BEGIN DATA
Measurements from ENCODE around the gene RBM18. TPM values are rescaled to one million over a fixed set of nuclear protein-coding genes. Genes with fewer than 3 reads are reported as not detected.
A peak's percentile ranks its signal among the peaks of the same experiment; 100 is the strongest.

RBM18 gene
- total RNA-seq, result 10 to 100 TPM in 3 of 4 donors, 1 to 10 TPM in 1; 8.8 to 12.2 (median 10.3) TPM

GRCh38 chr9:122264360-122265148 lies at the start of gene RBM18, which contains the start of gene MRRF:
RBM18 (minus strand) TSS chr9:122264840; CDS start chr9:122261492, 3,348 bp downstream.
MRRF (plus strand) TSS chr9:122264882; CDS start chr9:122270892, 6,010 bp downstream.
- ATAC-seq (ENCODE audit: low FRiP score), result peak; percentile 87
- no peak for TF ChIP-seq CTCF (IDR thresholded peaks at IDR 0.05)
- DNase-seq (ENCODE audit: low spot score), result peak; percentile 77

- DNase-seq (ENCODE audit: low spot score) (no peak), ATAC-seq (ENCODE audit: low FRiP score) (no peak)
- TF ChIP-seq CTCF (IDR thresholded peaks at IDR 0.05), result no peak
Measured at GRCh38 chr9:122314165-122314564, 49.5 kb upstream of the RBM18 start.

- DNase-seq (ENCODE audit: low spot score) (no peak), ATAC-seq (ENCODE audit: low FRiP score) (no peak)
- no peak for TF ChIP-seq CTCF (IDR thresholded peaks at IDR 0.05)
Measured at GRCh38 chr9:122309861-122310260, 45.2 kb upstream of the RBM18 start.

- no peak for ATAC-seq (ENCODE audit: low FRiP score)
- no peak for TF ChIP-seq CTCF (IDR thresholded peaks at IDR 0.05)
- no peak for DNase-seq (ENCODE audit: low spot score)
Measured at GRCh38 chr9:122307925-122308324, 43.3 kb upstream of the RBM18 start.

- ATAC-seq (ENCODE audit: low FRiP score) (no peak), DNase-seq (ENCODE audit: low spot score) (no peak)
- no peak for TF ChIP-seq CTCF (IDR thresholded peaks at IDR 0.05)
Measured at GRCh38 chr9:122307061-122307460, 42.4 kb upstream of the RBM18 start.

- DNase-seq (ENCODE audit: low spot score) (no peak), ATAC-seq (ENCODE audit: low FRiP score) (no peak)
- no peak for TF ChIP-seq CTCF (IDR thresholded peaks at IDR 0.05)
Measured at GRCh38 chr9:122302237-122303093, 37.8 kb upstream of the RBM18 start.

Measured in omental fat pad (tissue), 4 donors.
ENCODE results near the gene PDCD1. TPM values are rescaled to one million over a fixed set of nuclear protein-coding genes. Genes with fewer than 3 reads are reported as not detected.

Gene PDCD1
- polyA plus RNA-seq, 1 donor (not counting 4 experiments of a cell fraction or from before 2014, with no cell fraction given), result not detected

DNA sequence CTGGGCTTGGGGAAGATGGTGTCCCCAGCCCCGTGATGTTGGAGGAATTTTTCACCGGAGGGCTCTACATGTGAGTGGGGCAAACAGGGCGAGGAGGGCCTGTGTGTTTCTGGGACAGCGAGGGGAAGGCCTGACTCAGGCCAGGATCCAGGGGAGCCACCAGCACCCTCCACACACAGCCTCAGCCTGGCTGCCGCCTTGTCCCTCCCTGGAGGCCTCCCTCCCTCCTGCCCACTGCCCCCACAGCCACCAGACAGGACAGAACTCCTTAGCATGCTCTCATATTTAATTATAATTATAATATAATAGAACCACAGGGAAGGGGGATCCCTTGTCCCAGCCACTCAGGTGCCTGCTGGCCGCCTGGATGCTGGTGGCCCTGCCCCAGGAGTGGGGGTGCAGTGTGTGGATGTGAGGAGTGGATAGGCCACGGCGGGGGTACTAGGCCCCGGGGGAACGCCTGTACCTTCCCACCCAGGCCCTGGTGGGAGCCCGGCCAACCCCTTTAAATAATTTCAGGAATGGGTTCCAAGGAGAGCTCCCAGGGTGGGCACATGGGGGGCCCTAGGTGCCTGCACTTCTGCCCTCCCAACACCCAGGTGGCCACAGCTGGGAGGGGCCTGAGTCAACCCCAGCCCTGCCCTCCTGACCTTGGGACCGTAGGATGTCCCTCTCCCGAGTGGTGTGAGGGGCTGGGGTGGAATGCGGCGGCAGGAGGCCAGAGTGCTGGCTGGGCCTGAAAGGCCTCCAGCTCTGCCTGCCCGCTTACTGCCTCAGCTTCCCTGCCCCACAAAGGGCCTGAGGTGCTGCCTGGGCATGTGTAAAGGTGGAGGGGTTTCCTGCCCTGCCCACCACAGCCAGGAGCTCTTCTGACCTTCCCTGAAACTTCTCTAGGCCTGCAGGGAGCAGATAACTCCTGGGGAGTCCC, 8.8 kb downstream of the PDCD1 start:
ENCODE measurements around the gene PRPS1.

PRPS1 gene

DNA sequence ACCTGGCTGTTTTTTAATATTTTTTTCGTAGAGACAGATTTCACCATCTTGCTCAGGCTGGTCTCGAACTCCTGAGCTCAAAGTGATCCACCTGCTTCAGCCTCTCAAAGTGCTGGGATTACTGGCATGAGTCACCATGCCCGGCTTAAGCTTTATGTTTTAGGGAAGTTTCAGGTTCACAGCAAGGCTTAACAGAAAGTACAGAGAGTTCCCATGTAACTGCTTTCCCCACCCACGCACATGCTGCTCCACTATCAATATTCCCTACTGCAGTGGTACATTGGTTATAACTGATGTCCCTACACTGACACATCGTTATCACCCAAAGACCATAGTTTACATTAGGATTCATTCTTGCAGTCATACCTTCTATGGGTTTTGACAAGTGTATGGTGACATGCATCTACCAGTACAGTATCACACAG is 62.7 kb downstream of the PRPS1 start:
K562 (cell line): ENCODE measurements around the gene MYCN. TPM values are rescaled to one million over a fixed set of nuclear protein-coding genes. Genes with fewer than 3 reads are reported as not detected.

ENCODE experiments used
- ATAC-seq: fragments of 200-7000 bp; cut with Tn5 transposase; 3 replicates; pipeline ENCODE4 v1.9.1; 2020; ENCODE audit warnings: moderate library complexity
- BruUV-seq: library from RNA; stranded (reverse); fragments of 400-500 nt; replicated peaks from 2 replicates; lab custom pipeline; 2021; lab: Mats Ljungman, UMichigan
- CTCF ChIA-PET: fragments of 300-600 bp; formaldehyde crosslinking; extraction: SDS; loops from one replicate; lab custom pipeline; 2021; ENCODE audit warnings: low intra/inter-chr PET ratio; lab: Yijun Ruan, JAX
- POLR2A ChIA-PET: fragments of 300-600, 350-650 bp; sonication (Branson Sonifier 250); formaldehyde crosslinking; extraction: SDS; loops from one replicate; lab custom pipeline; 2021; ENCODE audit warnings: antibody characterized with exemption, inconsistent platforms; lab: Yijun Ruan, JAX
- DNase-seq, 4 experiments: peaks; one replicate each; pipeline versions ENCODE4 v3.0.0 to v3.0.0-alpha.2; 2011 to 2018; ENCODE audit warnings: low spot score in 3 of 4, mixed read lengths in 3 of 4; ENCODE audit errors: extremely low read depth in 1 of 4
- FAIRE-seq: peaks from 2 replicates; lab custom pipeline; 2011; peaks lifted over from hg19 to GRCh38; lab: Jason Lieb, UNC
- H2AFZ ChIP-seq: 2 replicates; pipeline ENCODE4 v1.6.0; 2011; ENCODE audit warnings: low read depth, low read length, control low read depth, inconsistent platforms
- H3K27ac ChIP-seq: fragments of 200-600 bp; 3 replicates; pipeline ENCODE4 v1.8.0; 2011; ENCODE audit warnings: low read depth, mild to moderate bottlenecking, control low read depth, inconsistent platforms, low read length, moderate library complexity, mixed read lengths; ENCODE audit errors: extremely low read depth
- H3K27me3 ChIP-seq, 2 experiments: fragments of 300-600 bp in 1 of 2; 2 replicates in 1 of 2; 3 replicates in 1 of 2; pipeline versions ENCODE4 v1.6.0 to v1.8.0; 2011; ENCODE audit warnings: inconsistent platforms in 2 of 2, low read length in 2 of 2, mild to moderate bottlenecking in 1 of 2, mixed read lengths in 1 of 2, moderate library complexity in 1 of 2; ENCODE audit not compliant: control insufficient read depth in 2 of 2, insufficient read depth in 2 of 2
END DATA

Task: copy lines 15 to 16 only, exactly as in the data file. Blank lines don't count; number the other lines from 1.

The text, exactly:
- no peak for TF ChIP-seq CTCF (IDR thresholded peaks at IDR 0.05)
Measured at GRCh38 chr9:122309861-122310260, 45.2 kb upstream of the RBM18 start.